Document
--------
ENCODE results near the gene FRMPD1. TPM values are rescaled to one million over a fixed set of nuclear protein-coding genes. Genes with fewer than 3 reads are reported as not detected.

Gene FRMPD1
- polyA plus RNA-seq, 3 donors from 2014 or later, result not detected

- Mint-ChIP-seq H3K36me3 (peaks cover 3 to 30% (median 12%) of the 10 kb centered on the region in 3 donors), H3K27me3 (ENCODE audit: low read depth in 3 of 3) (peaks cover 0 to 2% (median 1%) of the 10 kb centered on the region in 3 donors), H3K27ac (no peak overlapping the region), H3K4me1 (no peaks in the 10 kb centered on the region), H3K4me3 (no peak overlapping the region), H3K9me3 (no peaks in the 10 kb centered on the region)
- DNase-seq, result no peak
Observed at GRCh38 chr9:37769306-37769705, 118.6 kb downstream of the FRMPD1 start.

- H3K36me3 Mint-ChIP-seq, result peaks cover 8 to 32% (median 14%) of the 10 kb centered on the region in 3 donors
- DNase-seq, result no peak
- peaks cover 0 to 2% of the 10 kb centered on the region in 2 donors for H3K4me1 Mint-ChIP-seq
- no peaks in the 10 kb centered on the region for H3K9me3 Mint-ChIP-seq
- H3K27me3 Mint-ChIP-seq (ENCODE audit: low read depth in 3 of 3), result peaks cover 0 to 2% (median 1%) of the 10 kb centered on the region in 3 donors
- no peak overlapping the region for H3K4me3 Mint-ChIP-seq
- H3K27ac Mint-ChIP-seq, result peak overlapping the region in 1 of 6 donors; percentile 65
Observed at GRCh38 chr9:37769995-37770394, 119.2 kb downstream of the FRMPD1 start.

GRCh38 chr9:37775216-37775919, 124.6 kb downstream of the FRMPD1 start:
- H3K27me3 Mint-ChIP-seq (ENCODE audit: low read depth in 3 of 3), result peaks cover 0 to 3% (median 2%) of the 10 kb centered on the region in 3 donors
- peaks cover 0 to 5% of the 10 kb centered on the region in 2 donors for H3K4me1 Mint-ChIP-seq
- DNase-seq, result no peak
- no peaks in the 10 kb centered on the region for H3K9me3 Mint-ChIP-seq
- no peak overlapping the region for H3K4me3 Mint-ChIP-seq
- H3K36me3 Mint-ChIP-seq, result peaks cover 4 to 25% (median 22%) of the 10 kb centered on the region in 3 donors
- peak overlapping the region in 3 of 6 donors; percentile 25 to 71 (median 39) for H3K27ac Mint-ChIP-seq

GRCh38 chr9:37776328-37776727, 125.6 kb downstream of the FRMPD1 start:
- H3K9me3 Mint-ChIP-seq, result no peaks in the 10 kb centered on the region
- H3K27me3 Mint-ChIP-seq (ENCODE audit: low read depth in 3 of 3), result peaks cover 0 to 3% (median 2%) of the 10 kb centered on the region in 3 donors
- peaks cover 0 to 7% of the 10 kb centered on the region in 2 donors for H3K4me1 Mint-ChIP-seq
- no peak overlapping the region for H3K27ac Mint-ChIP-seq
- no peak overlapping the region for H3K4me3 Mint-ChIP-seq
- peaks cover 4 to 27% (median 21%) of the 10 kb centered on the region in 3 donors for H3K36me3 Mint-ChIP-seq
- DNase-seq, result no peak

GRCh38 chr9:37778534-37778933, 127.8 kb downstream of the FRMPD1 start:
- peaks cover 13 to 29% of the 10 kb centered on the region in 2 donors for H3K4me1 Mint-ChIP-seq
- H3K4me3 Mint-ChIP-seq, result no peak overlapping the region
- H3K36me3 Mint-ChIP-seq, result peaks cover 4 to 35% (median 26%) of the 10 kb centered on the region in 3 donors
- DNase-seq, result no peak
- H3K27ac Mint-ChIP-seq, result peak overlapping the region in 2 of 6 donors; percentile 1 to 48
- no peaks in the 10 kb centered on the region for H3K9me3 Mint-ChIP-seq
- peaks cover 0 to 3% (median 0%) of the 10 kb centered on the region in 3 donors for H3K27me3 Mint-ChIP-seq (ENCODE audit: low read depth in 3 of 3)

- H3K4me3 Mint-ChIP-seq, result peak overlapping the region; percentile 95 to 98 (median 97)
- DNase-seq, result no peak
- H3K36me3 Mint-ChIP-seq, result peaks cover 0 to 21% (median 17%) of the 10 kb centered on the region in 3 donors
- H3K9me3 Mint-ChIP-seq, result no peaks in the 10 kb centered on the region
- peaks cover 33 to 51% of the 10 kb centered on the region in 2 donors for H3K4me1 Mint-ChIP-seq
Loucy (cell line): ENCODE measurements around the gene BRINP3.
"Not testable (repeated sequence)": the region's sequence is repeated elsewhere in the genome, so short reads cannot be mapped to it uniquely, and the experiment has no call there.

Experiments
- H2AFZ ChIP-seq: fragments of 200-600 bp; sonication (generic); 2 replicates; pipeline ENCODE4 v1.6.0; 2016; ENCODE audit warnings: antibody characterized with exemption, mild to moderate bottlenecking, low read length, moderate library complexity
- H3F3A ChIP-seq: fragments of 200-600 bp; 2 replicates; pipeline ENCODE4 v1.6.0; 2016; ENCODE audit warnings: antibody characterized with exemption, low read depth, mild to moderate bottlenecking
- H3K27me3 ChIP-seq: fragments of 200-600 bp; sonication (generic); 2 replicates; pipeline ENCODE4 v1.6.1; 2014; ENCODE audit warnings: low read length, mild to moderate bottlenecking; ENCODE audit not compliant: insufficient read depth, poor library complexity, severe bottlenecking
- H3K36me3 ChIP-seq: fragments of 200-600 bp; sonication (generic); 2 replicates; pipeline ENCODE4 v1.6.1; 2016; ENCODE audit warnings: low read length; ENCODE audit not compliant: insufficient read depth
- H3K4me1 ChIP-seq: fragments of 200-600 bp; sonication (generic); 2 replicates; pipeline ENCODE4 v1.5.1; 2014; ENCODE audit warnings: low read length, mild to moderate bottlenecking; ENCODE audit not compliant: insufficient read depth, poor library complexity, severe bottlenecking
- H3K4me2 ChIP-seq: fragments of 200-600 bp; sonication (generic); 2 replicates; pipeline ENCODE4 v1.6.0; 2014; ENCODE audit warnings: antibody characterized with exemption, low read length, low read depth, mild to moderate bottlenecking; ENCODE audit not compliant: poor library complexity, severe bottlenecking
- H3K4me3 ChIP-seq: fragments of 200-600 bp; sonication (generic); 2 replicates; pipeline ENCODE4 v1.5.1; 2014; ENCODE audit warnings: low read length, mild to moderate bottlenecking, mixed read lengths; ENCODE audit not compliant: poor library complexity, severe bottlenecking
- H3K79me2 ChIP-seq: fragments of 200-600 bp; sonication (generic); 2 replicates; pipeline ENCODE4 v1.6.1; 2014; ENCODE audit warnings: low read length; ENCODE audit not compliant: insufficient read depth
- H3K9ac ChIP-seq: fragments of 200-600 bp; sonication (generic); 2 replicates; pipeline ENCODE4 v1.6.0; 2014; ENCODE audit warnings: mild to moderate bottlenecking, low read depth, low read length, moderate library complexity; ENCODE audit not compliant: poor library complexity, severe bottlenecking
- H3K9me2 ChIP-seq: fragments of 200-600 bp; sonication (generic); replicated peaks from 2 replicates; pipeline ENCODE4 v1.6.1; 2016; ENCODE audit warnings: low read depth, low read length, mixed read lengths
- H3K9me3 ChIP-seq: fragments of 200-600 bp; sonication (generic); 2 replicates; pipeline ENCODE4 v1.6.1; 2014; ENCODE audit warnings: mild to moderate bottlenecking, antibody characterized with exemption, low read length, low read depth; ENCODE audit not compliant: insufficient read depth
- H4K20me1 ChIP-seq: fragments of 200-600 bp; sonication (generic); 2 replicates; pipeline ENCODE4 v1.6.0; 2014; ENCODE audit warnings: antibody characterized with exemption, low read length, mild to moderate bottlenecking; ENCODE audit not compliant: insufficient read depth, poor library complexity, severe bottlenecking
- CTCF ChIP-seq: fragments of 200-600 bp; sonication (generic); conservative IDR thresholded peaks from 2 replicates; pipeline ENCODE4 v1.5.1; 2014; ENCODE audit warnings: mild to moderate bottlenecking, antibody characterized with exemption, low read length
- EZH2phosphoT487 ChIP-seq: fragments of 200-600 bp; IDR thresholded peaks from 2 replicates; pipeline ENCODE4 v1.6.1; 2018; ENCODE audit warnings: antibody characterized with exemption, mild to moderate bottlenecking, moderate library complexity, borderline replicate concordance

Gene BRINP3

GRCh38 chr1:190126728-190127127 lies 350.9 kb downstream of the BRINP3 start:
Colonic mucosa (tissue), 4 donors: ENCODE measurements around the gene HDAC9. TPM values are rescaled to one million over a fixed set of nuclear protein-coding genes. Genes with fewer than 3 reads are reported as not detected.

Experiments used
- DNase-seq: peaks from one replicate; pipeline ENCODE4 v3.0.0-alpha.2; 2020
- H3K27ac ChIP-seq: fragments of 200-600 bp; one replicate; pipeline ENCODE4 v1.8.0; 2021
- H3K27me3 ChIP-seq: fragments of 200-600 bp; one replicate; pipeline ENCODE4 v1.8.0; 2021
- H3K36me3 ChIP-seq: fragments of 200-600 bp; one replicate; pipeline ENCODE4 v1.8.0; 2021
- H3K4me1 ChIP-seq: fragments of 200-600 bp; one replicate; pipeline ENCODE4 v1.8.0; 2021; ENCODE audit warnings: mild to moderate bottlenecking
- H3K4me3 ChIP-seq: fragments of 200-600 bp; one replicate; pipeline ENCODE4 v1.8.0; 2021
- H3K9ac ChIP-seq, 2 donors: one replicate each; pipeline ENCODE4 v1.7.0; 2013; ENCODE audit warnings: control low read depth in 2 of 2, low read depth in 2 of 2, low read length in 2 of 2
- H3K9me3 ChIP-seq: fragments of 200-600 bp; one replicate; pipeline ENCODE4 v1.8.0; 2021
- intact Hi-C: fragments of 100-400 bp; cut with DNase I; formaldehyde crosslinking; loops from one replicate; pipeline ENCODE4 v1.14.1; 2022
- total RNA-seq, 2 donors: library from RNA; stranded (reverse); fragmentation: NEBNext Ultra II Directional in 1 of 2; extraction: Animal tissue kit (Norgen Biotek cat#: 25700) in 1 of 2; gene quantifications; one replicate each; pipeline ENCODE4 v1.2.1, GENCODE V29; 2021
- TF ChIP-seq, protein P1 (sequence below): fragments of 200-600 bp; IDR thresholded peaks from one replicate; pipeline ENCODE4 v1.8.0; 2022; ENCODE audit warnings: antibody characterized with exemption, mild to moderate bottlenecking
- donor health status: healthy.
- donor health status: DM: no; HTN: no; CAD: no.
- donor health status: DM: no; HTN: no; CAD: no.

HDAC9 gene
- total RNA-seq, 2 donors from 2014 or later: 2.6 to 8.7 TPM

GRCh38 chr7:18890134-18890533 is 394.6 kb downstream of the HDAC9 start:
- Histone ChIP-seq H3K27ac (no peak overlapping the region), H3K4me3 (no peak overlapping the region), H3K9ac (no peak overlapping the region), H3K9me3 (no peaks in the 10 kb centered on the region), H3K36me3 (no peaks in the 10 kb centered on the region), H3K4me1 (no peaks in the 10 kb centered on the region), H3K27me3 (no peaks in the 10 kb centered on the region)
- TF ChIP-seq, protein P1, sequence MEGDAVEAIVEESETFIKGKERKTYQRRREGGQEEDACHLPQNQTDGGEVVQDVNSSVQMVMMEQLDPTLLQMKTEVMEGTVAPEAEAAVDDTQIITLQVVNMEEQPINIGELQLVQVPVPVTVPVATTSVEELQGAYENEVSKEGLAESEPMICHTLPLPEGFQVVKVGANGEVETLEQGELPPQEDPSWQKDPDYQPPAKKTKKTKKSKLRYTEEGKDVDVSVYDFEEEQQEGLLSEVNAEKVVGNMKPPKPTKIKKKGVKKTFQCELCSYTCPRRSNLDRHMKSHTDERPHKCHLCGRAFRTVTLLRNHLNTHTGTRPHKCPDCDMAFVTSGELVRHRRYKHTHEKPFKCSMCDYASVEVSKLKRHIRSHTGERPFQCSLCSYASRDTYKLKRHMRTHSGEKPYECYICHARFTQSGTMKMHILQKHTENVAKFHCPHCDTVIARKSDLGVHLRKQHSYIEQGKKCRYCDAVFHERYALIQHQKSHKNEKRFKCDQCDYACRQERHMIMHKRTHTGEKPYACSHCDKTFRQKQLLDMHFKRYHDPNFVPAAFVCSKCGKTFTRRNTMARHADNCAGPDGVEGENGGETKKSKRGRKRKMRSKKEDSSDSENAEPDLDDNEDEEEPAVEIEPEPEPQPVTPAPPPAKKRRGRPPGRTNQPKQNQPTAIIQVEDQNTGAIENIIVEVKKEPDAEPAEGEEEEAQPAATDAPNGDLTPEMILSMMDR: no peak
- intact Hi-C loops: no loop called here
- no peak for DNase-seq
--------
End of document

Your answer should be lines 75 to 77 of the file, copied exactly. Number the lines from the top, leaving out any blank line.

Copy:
- TF ChIP-seq, protein P1 (sequence below): fragments of 200-600 bp; IDR thresholded peaks from one replicate; pipeline ENCODE4 v1.8.0; 2022; ENCODE audit warnings: antibody characterized with exemption, mild to moderate bottlenecking
- donor health status: healthy.
- donor health status: DM: no; HTN: no; CAD: no.